Aftermath
Written by Kelley Armstrong (Aylmer, ON)
Penguin Teen Canada
for ages 12 and up
“A suspenseful mystery with plenty of sharp twists, this novel provides an insightful examination of the different ways people respond to trauma and grief, school bullying… Aftermath paints a picture of a girl trying to pick up the pieces of a life that has been torn apart by a school shooting — a school shooting committed by her brother.  Smart and engaging, this is a book about finding your way back to yourself.”
Available at bookstores everywhere and online here.

A Girl Like That
Written by Tanaz Bhathena (Mississauga, ON)
Farrar, Straus & Giroux Books for Young Readers
for ages 14 and up
“Intricately woven and breathtakingly beautiful, Bhathena’s A Girl Like That is inspirational, compelling and enriching. With writing that makes the setting feel like its own character, this book introduces a place that may be unfamiliar to some but whose characters are instantly relatable to anyone living under the weight of other’s expectations…Painful and honest, this story will stay with readers long after the book is finished.”
Available at bookstores everywhere and online here.
See the shortlists for all the CCBC awards here.

Many Quick Brown Fox readers will have met Tanaz Bhathena at one of my workshops. At the moment, she’s not a scheduled speaker for any of my upcoming workshops, but Kelley Armstrong will be my guest at How to Write a Bestseller on Saturday, Oct 26, in Waterloo. Details here.
See my complete current schedule hereincluding writing workshops, weekly writing classes, and weekend retreats in, Bolton, Barrie, Brampton, Burlington, Caledon, Collingwood, Cambridge, Georgetown, Georgina, Guelph, Hamilton, Jackson’s Point, Kingston, Kitchener-Waterloo, London, Midland, Mississauga, Oakville, Ottawa, Peterborough, St. Catharines, Saint John, NB, Sudbury, Toronto, Windsor, Woodstock, Halton, Muskoka, Peel, Simcoe, York Region, the GTA, Ontario and beyond.

Saturday, September 14, 2019

Great workshops soon: How to Get Published with literary agent Meg Wheeler, Writing for Children & for Young Adults with senior editor Yasemin Uçar & author Jennifer Mook-Sang, and How to Write Great Dialoge


A Measure of Light by Beth Powning
represented by WCA
How to Get Published
An editor & a literary agent tell all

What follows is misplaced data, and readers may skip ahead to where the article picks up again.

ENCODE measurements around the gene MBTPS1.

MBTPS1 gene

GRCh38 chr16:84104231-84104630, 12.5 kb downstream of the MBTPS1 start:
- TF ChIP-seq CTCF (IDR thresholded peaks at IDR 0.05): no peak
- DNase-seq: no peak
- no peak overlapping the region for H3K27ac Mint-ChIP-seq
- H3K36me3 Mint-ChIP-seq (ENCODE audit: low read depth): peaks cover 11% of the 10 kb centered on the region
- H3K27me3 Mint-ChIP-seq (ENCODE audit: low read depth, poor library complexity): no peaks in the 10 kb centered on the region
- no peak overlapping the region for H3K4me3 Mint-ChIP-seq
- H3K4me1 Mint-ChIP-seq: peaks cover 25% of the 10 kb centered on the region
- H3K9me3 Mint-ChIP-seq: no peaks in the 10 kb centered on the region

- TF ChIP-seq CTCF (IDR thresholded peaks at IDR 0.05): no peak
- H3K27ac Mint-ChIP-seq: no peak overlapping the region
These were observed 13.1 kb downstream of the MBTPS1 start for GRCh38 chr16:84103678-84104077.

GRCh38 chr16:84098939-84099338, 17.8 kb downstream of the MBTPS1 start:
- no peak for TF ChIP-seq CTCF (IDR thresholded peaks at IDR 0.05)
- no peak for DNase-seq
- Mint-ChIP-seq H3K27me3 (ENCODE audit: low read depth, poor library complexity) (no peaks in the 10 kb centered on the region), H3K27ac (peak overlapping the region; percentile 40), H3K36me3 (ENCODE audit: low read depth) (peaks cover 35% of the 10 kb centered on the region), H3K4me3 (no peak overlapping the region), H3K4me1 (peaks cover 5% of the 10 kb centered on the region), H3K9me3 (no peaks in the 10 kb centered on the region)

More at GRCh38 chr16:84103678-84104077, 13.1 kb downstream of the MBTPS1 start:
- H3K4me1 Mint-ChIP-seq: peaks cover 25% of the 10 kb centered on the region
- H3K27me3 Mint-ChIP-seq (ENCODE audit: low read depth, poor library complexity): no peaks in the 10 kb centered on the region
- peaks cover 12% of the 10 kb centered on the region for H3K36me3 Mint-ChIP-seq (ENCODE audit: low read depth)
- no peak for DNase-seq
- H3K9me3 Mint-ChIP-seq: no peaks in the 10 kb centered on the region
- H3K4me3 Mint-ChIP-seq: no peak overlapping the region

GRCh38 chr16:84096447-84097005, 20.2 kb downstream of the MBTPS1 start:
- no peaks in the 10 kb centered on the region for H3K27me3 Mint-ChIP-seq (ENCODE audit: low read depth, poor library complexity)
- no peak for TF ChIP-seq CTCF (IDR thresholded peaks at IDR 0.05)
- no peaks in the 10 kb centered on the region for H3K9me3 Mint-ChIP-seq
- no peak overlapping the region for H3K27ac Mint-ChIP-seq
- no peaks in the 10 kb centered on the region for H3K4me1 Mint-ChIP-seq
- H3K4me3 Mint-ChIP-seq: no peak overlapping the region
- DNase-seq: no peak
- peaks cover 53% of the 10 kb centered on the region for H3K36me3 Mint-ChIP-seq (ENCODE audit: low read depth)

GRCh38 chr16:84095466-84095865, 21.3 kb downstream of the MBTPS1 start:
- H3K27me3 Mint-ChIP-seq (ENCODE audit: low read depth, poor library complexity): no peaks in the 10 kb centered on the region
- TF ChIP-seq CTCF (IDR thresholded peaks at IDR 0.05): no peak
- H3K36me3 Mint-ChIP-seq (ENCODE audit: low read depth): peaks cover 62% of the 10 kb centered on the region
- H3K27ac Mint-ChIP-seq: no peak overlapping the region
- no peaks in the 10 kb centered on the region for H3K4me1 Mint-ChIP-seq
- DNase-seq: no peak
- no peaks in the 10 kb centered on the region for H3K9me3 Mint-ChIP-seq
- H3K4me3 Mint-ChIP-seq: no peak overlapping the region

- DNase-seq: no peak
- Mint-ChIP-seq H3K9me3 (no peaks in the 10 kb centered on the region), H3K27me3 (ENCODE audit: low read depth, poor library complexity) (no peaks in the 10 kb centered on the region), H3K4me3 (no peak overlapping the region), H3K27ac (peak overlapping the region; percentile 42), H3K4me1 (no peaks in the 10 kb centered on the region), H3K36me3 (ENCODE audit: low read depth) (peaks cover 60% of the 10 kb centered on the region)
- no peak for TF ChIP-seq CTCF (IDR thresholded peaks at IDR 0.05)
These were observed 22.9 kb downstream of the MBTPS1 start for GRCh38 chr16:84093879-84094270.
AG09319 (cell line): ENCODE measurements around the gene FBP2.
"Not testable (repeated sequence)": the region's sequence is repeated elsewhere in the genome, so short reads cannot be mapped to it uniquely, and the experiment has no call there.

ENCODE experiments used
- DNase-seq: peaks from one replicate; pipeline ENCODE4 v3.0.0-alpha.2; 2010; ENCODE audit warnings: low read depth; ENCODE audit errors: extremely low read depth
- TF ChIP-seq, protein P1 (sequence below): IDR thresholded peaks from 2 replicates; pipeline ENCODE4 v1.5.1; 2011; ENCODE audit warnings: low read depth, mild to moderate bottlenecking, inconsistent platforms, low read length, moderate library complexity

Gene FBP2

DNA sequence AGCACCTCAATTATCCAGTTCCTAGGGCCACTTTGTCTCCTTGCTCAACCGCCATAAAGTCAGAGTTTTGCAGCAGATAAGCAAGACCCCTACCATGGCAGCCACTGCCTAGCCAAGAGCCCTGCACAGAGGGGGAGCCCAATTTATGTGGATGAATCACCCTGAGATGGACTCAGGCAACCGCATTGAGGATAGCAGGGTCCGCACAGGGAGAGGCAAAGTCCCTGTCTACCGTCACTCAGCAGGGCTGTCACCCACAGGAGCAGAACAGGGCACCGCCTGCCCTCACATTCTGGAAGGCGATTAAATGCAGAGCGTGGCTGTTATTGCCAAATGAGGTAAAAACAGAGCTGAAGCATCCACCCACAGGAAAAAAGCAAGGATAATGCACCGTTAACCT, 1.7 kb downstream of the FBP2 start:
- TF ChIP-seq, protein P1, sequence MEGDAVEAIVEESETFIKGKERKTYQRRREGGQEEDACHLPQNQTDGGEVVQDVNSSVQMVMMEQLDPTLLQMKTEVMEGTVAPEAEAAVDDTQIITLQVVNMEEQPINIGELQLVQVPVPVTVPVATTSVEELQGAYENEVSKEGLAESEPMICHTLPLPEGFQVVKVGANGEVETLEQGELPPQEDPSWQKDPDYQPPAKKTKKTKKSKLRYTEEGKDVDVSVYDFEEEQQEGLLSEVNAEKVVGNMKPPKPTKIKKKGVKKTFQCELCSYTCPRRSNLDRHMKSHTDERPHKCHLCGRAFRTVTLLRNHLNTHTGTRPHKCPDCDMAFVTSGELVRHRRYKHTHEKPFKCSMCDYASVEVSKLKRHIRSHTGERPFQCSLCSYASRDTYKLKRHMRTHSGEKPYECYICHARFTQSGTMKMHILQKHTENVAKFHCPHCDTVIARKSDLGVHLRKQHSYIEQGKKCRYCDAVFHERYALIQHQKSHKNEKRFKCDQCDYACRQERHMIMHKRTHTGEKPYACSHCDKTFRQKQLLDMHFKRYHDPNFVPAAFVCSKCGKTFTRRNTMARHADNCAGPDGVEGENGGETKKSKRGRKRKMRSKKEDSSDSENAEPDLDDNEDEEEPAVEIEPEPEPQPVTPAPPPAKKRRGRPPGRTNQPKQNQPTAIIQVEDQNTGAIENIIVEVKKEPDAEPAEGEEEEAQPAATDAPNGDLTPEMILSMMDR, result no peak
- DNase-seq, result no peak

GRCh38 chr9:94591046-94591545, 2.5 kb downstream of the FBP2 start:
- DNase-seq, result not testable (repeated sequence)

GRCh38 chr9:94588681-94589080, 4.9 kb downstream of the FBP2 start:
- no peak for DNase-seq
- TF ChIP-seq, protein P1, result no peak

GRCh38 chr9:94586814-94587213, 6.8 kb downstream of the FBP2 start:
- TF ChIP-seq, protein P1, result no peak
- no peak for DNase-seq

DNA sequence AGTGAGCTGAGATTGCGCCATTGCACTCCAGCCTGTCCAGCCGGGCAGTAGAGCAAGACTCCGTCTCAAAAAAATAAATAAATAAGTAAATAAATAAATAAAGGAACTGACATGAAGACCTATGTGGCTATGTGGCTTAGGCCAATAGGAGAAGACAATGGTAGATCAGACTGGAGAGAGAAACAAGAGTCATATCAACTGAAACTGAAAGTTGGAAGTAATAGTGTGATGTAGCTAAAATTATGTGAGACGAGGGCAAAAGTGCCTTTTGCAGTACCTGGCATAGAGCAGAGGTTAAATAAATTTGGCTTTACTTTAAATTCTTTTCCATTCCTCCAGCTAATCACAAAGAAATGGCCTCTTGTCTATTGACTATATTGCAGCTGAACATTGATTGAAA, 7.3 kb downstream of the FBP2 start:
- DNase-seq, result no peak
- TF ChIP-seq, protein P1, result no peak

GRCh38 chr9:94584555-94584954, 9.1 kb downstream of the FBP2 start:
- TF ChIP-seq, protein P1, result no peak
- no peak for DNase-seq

Saturday, Sept 21, 2019
1:00 – 4:00 / 4:30 p.m.
Holly Community Centre, 171 Mapleton Ave, Barrie, Ontario (Map here)
Note: "How to Get Published" is also offered Saturday, November 23, in Niagara on the Lake. See here.
If you've ever dreamed of becoming a published author, this workshop is for you. Book editor Brian Henry and literary agent Meg Wheeler will explain how to approach an agent or publisher to give your book the best possible chance. We will go deep into how to write a query letter that will get you a yes. Bring your questions. Come and get ready to be published!
Special Option: Participants are invited to bring a draft of a query letter you might use to interest an agent or publisher in your book. You don’t need to bring anything, but if you do, three copies could be helpful.
And be sure to bring your elevator pitch! Following the end of the formal workshop at about 4:00, Brian Henry will be staying for at least half an hour and helping interested attendees, rewrite their query letters, while literary agent Meg Wheeler will be listening to your pitches. Agents come to these events wanting to hear what you’ve got and hoping to find authors they want to represent.
Meg Wheeler is an Associate Agent and International Rights Director with Westwood Creative Artists, one of Canada’s largest literary agencies. It’s also one of the oldest and most respected. Clients of the agency include Mark Sakamoto, Justin Trudeau, Yann Martel, Thomas King, Rohinton Mistry, Alan Doyle, Rosemary Sullivan, and Kyo Maclear.  There are seven agents on the team:  Chris Casuccio, Jackie Kaiser, Michael A. Levine, Hilary McMahon, John Pearce, Bruce Westwood, and Meg Wheeler.
Meg’s inbox is open to submissions of all kinds, but she has a particular soft spot for literary fiction, women’s commercial fiction, and the gamut of nonfiction. She’s also interested in young adult and middle grade fiction.
Fee: $38.82 + 13% hst = $45 paid in advance or $43.36 + 13% hst = $49 at the door
To reserve a spot now, email: brianhenry@sympatico.ca

The Summoning a YA novel by
Kelley Armstrong a New York Times #1
bestselling author & one of Brian's students
Writing for Children and for Young Adults
  ~ The world’s hottest market
With Kids Can Press senior editor Yasemin Uçar 
and children’s author Jennifer Mook-Sang
Saturday, October 5, 2019
10 a.m. – 4 p.m.
Centennial Hall, Burlington Central Library, 2331 New Street, Burlington, Ontario (Map here.)
If you want to write the next best-selling children’s books or just want to create stories for your own kids, this workshop is for you. Learn how to write stories kids and young adults will love and find out what you need to know to sell your book. We'll be quite a small group, so be sure to bring all your questions – we'll have lots of time for interaction.